1) First, let's have some perspective on poisonings from the Poison Data System of the American Association of Poison Control Centers for 2010 (most recent available):
Tobacco products total exposures: 8,335 (Children Under 12: 89%)
Deaths: 0 Major injury: 0 Moderate: 151 Minor: 1,773
Pharmaceutical nicotine product total exposures: 1,231 (Children under 12: 13%)
Deaths: 0 Major injury: 0 Moderate: 51 Minor: 234
E-cigarette/nicotine liquid total exposures: 29 (Children under 12: 21%)
Deaths: 0 Major injury: 0 Moderate: 1 Minor: 11
Household Cleaners total exposures: 180,493 (Children under 12: 65%)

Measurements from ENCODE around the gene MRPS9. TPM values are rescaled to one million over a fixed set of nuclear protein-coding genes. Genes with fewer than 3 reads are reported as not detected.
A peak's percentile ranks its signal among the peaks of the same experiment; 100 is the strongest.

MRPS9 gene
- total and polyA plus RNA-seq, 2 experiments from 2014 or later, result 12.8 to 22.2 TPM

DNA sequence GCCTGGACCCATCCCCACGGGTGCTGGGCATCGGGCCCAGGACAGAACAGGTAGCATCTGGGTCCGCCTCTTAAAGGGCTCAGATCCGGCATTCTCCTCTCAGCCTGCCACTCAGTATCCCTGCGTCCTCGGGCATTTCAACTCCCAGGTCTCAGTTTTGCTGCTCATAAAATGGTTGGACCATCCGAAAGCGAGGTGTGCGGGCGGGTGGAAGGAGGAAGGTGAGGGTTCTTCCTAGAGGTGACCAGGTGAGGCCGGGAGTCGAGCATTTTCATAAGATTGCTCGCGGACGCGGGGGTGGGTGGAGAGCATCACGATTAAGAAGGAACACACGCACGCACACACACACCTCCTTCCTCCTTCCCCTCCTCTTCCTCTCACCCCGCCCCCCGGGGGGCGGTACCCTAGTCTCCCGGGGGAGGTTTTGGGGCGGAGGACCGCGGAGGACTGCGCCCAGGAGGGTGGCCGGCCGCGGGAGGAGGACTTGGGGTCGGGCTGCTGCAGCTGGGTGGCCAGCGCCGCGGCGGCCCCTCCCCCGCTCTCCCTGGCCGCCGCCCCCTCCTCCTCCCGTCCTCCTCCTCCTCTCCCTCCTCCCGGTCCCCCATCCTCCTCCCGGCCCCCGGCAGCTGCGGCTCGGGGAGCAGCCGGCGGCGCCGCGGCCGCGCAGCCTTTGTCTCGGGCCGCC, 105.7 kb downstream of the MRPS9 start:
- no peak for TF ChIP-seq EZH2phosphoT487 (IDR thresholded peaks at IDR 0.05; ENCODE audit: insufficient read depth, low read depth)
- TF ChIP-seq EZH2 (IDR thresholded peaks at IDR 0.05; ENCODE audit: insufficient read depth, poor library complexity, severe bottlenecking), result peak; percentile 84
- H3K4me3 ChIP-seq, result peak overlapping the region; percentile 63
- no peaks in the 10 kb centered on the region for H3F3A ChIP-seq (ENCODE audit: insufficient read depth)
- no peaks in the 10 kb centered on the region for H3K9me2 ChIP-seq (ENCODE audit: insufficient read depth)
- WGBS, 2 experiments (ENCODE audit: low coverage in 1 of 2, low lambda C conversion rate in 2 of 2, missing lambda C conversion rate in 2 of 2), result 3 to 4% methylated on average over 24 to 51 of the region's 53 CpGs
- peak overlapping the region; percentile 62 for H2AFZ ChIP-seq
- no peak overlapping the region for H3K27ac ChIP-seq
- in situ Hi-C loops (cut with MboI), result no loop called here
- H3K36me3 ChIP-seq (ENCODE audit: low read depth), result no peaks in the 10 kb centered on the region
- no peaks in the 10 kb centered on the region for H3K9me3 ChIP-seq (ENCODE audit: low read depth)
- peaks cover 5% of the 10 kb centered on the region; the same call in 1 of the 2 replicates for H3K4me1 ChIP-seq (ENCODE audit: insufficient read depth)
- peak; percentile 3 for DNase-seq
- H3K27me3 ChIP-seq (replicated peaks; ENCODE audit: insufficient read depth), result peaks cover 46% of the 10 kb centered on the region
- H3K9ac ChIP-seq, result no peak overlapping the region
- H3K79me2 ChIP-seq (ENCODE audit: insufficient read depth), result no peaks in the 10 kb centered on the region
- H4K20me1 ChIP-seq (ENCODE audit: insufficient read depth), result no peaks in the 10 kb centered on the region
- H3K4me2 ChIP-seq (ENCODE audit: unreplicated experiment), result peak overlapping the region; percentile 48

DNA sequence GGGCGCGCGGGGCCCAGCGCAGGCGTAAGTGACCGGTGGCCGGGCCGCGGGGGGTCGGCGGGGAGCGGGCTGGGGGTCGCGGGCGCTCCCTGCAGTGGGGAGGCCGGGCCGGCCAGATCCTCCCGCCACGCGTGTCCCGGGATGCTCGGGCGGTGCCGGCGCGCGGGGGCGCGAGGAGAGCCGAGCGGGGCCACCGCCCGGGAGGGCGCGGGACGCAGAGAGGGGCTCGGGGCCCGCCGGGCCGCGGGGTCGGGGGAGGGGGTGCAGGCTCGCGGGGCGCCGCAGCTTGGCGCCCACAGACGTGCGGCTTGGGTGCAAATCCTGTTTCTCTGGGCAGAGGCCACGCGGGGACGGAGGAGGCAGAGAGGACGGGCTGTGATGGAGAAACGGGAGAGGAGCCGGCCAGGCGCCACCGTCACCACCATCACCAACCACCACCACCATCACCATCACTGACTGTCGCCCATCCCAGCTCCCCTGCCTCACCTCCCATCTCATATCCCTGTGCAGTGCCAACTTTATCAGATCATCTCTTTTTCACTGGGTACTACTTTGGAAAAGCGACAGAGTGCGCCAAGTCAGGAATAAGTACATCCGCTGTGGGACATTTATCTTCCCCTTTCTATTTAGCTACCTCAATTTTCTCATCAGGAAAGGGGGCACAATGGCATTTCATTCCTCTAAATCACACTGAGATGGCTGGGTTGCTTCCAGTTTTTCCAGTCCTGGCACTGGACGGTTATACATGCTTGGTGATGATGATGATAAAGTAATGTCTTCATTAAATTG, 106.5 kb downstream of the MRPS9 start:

Deaths: 21 Major injury: 194 Moderate: 4,492 Minor: 71,219
Food Poisoning total exposures: 24,514 (Children under 12: 22%)
Deaths: 9 Major injury: 34 Moderate: 1,394 Minor: 5,795
So, even with nearly 10,000 exposures to nicotine (ie. "potential poisonings") there were no deaths and not even any major averse health affects resulting from those exposures. The cases were all minor to moderate, most likely causing symptoms considered minor, such as pallor, cold sweat, nausea, salivation, vomiting, abdominal pain, diarrhea, headache, dizziness, disturbed hearing and vision, tremor, mental confusion, and weakness. These symptoms are also included as risks for FDA-approved pharmaceutical nicotine products.
Compare the nicotine poisonings shown above to the number of deaths and serious injuries which occurred with common household cleaners and even food. Nicotine should be treated no differently than other poison substances - put out of reach and children taught not to touch. Parents can even get those "yucky face" stickers they put on other chemicals as additional warning.